All four classical elements combined to shape architect Hawkins\Brown’s new swimming pool for the City of London Freemen’s School, set in the grounds of a former country estate in Ashtead, a leafy suburb. The dark, low-slung building is partly embedded in the earth of its sloping site, minimizing its outward impact, but from the water swimmers enjoy the airiness of a light-filled enclosure whose pale wood portal frames arch overhead like the ribs of a gothic vault. And it was the fourth element—fire—that initiated the project, after the school’s previous pool building burned down in early 2014.
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Hawkins\Brown had already embarked on a phased program of improvements to the private boarding school, whose main building dates back to the 17th century and is historically listed, along with the surrounding landscape. Replacement and relocation of the 1970s pool had been planned for later, in part to improve views of the historic house from its original driveway. However, the fire required a hasty reshuffling of the schedule.
With pressure to get the new $10.8 million facility operational, design decisions were made quickly. The most important was the choice of a glue-laminated timber frame braced by cross-laminated timber (CLT) panels. The material resonates with the chosen site, near the main house but screened from view by established trees. There were also practical reasons: off-site-manufactured timber buildings are fast and quiet to erect, and particularly appropriate to pools, says architect Harriet Redman: “Because wood is thermally insulating, there is less condensation and fewer maintenance requirements.”
To minimize heat loss, a compact volume was also desirable. Ancillary spaces are stacked over two stories at the southern end of the rectangular structure, with the entrance and a classroom at second-floor level, where the building meets high ground, and changing rooms below, sunk into the sloping bank. The orthogonal box was then inflected by a roof ridge that runs diagonally, so that the highest parts are above the entrance and the northwest corner of the pool hall, with the roof falling to the opposite two corners. On entering, the eye is drawn through an internal window into the pool hall, and follows the shifting apexes of the portal frames to its far corner, where wraparound glazing at poolside gives expansive views of the surrounding woodland.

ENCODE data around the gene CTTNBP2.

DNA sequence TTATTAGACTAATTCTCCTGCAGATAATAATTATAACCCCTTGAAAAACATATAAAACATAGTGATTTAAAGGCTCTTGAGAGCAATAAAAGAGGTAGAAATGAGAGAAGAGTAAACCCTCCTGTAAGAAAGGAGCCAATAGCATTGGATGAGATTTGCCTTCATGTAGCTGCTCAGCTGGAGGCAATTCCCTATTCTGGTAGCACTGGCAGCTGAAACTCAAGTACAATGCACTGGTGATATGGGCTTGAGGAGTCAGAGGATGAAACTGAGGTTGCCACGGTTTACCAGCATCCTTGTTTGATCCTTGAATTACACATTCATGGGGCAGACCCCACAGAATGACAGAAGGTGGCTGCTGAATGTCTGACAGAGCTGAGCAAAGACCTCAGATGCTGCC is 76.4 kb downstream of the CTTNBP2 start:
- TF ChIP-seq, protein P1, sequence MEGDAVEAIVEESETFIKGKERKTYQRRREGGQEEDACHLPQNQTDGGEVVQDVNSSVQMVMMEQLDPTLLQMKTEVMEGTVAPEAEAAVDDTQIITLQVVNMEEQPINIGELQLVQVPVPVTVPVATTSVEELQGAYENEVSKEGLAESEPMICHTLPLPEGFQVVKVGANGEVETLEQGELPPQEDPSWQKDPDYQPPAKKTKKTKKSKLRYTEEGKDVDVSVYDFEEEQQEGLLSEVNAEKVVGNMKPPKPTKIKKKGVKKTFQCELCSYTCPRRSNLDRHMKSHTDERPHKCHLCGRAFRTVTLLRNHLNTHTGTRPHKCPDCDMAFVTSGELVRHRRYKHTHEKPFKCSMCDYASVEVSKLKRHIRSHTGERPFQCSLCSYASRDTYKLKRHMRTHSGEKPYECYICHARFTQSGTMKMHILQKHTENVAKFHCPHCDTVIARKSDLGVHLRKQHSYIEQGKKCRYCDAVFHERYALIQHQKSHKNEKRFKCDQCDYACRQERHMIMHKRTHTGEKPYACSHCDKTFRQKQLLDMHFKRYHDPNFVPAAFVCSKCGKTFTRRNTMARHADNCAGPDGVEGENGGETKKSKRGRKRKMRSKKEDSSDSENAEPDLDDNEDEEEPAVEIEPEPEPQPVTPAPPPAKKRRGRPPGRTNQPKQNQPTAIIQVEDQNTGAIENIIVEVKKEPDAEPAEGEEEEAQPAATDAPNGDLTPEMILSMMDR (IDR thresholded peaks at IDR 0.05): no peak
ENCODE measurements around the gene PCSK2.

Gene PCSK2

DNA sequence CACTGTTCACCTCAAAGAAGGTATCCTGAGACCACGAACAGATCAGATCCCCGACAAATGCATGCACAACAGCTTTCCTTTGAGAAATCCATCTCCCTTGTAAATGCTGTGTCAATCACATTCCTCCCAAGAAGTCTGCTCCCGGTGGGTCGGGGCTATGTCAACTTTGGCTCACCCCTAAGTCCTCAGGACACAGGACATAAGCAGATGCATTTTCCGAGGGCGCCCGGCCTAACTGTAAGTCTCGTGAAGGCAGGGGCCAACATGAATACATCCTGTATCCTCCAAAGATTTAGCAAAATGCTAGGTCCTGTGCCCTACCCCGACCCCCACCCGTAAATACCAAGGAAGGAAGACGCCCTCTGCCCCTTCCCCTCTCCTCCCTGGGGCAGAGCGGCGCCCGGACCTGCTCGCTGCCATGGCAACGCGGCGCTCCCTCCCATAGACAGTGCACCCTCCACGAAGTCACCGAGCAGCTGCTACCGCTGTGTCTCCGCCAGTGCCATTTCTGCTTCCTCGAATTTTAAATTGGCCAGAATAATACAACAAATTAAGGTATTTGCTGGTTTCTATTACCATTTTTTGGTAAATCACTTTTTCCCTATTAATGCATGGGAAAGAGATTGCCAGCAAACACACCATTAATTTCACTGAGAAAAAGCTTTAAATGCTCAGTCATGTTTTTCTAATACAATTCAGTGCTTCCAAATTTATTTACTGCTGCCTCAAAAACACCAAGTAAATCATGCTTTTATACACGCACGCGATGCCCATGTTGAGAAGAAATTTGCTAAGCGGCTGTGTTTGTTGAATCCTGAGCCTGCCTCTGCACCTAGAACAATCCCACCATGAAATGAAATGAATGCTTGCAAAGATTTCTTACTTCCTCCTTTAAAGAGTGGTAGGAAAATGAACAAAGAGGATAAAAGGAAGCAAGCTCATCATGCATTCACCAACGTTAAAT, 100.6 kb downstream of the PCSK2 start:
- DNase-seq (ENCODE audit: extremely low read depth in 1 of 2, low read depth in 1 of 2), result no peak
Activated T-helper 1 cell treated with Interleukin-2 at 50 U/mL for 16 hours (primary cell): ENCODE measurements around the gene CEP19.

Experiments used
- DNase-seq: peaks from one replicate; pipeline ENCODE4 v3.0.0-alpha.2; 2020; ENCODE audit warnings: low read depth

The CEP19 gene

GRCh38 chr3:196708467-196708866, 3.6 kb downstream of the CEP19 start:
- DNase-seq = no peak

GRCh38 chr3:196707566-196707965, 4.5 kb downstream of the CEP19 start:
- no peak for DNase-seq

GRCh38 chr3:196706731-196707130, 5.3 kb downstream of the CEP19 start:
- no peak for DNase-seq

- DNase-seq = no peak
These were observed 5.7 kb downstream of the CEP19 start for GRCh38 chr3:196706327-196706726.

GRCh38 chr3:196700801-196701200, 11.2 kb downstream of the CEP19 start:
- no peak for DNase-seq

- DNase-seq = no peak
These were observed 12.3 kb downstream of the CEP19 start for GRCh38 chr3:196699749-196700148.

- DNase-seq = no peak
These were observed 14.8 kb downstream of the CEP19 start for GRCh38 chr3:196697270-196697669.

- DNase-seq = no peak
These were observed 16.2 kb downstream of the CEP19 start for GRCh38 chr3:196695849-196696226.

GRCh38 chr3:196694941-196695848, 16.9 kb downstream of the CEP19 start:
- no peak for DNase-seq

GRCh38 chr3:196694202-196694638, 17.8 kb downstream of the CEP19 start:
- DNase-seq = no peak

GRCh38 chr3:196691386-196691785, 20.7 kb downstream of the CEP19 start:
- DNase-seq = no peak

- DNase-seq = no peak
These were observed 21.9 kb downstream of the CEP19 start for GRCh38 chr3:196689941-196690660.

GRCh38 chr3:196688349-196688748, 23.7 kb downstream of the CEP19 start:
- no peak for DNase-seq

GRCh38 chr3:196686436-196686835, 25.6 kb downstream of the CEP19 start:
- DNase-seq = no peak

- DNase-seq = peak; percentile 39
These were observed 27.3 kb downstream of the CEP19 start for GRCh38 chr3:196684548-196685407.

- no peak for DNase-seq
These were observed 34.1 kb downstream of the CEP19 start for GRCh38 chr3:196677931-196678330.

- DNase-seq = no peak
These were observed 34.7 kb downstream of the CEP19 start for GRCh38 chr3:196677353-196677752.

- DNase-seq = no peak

“The shift in geometry is a straightforward move but makes a dramatic interior,” says Redman. “Once we’d locked that down, the main design challenge was in the detailing.” Here the effort was to maintain the apparent simplicity—a complicated task given the functional and environmental requirements of pools.
Visible evidence of mechanical and electrical equipment has been successfully minimized. A plenum wraps the pool tank below deck, through which warm pressurized air is pumped. This washes over the glazing, via discreet grilles set into the timber structure, to prevent condensation. All lighting and electrical systems are gathered in a wooden header above the windows that line three sides of the 25-meter (82-foot), six-lane pool. The bottom of the glazing drops below the edge of the pool deck, which is level with the water, so swimmers have direct views into the trees. Spectator seating is accommodated within the depth of the frame and fashioned from CLT.
Hawkins\Brown was also able to meet strict standards for competition pools without deviating from the building’s minimal architectural language. One rule, for example, requires ceiling markings to orient backstroke swimmers, so the CLT roof panels are laid with their subtly visible grain and joints running perpendicular to the glulam frames, parallel to the lanes.
Simplicity also characterizes the design of the facades and the surrounding landscape, both of which are intended to allow the building to merge with its setting. The lower story is faced in fiber-cement board, while the upper parts are clad in standing-seam zinc. Both materials are in shades of brown, to blend in with bare trees in the winter.
In the summer, the leafy woodland provides camouflage, now supplemented by two new trees for every one removed to make way for the structure. A planting plan by B|D Landscape Architects “is very subtle,” says Redman. “There are no big moves; as with the building, we didn’t want to do anything that was louder than the surrounding woodland.” Containers filled with lavender step down the sides of the building, and the forest’s understory has been filled out with ferns and flowering bulbs.
Just as the dark exterior allows the building to recede from view, so the pale, unfussy interior directs attention to splashes of color inside and out—azure water and green landscape— creating the sense, as Hawkins\Brown partner Adam Cossey suggests, that one is “swimming amongst the trees.”
Hawkins\Brown — Oliver Milton, Adam Cossey, Harriet Redman
Eckersley O’Callaghan (structural);
Skelly and Couch (building services);
Motion Consultants (transport);
B|D Landscape Architects (landscape);
Glulam and CLT
Standing seam metal
Marley Eternit, Equitone
Thorlux, Solow, Lucis, Diadem